Employers collect data about their employees. It starts with employees’ salary data, resumes, and work hours. It continues with fingerprints and images from security cameras, followed by employee meals and business trip information. Employers also collect medical information, personal messages on company phones, and location data of the company car for private trips. It goes on and on and on.

Employees welcome this when it is for their own good. But when it is used to make decisions about them that may disadvantage them or reduce their salaries, they are less comfortable with it. In addition, in light of cyber events becoming very common, the possibility that this information will fall into malicious hands should worry employees just as much.

Awareness of Privacy Matters

Awareness of privacy matters is on the rise. While organizations have become more vigilant about the privacy of their customers, they still for the most part neglect the privacy of their employees. This stems primarily from the power imbalance between employee and employer, of which employers are all too aware. Another reason for the lack of attention to employee privacy is that fact that, until recently, collecting employee data centered on the core matters of employment, such as salary payments and human resources management.

In light of the technological developments and recent trends in employment, data collection has become more diverse. It intrudes into more distant contexts than the basic relationship between employer and employee. Processes once handled manually, such as personality assessments and hiring tests, employee evaluations, and training and enrichment programs for employees, are becoming more computer-based.

As data collection about employees becomes more widespread, an employer’s duty to protect them increases as well. The EUR 35 million fee imposed on fashion chain H&M in October 2020 signals to employers, too, to demonstrate vigilance in the matter of privacy. This is the second highest fine so far imposed under the GDPR, and it was imposed particularly for violation of employees’ privacy rights.

The fines that may be imposed under Israeli privacy laws are exceedingly low at this point. However, predictions are this will not last for long. Therefore, organizations would do well to begin ensuring the protection of their employees’ privacy.

For such purposes, and in order to avoid unpleasant situations with one’s employees, recommended rules for implementation and protection of employees’ privacy follow below:

Do’s and Don’ts:

Do: Be transparent with your employees as to the information you are collecting about them. Be transparent about the uses of such information you intend to make. The duty of transparency is the most basic of all duties imposed upon organizations that collect data. This is a general rule that applies to employers in particular.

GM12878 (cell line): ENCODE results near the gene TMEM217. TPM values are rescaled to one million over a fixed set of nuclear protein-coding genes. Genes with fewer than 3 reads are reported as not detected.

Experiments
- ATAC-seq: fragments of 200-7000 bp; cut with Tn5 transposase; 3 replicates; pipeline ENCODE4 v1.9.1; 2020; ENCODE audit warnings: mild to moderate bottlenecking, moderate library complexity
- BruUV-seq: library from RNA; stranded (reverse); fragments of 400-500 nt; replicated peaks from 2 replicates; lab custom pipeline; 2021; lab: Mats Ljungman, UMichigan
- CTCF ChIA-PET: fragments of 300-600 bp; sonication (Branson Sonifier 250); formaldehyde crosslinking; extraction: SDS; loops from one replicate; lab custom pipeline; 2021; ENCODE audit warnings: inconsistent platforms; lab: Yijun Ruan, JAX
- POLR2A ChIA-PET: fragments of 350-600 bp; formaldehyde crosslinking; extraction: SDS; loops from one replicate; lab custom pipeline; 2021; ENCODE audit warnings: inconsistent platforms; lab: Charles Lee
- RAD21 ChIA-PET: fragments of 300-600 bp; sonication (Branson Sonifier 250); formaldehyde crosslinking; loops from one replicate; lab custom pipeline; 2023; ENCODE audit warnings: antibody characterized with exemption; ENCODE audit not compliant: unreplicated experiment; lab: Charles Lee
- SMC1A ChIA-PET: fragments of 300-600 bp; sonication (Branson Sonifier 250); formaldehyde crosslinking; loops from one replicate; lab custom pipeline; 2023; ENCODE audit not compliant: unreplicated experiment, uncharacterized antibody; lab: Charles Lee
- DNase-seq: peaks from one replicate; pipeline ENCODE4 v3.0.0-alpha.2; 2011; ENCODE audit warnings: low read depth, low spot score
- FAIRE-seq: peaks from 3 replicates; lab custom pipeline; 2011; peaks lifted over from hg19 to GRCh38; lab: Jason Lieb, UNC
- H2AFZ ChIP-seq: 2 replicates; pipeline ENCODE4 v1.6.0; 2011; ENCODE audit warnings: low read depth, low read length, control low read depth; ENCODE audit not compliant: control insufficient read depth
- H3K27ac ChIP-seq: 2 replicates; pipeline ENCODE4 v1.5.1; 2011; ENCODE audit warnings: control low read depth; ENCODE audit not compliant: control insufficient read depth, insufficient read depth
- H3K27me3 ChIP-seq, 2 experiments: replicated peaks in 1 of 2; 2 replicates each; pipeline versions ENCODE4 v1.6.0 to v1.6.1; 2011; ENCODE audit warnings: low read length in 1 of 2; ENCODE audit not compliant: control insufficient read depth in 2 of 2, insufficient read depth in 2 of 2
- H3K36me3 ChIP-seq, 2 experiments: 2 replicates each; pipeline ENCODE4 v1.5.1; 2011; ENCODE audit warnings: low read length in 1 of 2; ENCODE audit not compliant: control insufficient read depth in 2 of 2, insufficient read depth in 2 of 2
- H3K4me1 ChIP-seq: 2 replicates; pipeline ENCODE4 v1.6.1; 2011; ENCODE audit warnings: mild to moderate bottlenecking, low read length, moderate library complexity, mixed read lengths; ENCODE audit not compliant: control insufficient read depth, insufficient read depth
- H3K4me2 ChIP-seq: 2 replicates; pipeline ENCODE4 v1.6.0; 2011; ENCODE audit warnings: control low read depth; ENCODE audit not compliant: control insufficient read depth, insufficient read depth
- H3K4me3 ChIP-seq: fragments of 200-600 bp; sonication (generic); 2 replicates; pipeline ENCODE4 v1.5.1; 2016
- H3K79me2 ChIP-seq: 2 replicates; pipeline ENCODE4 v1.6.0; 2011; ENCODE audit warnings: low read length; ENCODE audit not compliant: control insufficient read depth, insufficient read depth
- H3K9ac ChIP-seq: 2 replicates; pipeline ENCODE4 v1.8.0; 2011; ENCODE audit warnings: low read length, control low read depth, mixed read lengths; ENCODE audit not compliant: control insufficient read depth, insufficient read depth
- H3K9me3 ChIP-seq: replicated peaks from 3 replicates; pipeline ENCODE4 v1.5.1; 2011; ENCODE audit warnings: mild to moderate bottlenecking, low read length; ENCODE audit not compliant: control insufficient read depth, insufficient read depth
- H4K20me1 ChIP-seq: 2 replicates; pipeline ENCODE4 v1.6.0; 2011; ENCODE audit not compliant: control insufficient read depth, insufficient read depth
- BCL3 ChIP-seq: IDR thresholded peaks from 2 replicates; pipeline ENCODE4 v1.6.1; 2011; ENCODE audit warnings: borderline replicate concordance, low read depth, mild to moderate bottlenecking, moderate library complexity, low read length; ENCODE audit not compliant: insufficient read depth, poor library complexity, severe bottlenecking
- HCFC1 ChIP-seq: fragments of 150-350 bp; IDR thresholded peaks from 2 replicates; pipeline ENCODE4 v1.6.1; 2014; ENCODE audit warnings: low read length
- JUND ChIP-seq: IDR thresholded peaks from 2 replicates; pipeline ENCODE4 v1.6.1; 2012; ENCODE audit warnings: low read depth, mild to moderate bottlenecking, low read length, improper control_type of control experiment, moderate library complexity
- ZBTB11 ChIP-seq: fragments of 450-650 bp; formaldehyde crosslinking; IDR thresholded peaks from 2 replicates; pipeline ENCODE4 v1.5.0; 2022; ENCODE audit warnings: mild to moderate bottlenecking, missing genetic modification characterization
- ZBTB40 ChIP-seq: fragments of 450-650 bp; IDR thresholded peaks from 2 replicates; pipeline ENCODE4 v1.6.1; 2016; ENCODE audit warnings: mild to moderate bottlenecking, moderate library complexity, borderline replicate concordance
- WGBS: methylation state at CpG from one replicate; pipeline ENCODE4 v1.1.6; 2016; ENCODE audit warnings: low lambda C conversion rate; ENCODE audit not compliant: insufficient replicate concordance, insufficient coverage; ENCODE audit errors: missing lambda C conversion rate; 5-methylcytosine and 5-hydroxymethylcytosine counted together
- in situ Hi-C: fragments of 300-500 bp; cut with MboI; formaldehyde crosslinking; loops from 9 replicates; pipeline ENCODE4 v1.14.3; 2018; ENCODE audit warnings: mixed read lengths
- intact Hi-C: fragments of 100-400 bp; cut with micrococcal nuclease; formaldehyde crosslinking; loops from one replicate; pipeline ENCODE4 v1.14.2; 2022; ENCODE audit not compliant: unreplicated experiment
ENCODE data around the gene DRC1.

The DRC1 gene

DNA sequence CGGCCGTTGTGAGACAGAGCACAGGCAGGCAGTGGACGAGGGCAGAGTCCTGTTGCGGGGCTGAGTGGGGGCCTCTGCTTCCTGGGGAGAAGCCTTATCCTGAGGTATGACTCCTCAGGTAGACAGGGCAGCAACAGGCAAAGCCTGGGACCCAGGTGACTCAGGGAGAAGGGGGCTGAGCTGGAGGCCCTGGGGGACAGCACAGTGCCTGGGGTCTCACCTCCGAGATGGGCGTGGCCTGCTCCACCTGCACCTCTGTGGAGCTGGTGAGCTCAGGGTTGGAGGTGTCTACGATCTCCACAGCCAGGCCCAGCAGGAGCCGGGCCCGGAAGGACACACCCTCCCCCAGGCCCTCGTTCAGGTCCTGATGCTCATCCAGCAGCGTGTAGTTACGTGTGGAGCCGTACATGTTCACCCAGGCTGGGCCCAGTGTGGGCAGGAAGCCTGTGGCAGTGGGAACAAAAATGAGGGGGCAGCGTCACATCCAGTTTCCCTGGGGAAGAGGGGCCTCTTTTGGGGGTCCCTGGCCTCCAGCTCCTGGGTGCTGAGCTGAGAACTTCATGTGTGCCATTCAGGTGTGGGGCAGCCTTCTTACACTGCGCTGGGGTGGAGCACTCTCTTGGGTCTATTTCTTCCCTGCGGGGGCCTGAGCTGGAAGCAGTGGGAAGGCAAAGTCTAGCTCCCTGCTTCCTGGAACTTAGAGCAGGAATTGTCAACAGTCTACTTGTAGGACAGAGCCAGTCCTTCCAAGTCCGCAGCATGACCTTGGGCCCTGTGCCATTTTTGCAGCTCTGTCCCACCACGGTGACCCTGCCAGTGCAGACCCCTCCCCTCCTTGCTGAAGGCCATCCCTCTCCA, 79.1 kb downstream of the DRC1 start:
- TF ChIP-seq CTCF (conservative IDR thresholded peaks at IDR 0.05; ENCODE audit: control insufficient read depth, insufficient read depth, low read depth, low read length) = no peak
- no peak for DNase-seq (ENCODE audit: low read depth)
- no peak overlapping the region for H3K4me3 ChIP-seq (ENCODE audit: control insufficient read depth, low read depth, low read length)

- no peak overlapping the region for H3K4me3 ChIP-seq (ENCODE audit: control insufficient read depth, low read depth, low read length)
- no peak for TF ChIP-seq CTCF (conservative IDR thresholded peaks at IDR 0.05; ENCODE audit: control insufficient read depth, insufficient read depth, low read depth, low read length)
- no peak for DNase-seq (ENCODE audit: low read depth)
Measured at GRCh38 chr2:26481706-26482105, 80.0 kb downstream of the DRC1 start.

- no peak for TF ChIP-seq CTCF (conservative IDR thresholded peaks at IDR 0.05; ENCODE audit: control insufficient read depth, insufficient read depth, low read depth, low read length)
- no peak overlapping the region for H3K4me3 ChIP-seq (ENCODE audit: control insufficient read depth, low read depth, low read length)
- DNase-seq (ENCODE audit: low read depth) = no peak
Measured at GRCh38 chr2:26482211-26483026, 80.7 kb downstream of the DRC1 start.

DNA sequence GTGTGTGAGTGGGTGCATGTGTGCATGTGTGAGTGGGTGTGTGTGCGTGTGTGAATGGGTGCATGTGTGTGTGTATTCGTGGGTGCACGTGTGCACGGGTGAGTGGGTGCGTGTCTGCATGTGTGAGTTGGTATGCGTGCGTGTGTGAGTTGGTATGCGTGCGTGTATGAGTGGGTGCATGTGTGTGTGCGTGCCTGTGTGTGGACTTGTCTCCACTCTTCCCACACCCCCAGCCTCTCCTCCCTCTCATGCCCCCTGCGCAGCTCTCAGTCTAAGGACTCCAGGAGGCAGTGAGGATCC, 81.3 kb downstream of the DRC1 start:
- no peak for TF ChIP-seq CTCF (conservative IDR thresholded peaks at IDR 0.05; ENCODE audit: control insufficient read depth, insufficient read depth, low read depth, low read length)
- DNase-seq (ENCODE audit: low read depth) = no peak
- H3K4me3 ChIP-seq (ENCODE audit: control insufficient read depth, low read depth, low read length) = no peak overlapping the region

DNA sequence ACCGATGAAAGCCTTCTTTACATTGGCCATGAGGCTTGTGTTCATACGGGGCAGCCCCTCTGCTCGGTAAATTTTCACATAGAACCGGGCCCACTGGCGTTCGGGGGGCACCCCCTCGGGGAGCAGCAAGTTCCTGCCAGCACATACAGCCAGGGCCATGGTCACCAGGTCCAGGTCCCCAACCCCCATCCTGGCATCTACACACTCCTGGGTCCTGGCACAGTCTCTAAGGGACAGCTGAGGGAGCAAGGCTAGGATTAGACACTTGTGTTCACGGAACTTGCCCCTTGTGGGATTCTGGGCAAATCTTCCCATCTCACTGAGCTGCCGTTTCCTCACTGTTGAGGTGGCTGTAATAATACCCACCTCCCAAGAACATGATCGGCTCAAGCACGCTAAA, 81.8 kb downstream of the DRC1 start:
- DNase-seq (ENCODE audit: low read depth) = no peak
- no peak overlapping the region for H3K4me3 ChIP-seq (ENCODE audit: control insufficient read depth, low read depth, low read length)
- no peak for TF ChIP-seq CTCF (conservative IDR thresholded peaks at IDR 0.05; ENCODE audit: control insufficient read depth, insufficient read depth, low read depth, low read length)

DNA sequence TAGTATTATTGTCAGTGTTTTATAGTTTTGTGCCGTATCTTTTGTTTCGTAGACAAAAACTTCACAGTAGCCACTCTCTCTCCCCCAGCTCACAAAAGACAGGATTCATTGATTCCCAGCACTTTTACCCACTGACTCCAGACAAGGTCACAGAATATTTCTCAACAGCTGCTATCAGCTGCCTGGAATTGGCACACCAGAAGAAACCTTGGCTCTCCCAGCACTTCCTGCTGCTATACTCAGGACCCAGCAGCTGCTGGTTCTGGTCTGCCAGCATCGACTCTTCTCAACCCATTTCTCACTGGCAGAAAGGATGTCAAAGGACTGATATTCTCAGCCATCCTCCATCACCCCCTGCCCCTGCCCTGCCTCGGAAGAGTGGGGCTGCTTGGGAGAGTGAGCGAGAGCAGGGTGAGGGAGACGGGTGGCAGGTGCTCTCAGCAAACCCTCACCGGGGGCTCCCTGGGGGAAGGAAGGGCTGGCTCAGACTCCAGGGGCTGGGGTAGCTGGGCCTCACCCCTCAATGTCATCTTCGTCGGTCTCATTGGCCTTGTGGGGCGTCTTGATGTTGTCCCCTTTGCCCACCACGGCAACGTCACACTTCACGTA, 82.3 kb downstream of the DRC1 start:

Do Not: Do not collect data about your employees that you do not actually need, particularly not sensitive information. Examples of sensitive information include sexual orientation, political views, and information regarding a person’s race, ethnicity, or national origin.

Do: Develop a “code of ethics” of sorts that defines a clear boundary as to the permissible uses of data. This will enable you to make sure the duties imposed upon you trickle down to officers when implementing your policy.

Do Not: Do not expose employee information indiscriminately. Provide access to this information only to persons within the organization that need to know it in order to perform their roles. In addition, when you use an external provider’s services, make sure they protect employees’ privacy as well.

Do: Operate proper information security mechanisms in order to protect your employees’ information.

Do Not: Do not keep information for all eternity. For each type of information you keep, you must decide how long you require it. Delete more sensitive data after shorter periods.

Do: Manage your employees’ expectations as to use of electronic communications means at work. In the course of employment, employees are provided with electronic communication tools intended to ease communication between colleagues and to preserve corporate knowledge. These tools include the organizational email account, organizational chats, portals, and social media. It is important to clarify to employees the boundaries between their personal and professional spaces in the course of using such tools at work.

The Bottom Line

The landscape of data privacy and security laws is challenging in the best of times. This is especially true now, when data makes the world go round. As employers, you should make sure you protect the right to privacy of your clients, suppliers, and employees. Use the tips in this article for certainty about what you can or cannot do with information you have on your employees.

Adv. Karin Kashi is a lawyer in the Regulation Department. She provides clients with comprehensive legal advice about how their operations may be subject to privacy protection laws. As part of her services, she advises employers on all matters related to employee privacy. Karin and the team would be happy to provide you more information in this matter. Feel free to contact us for further guidance.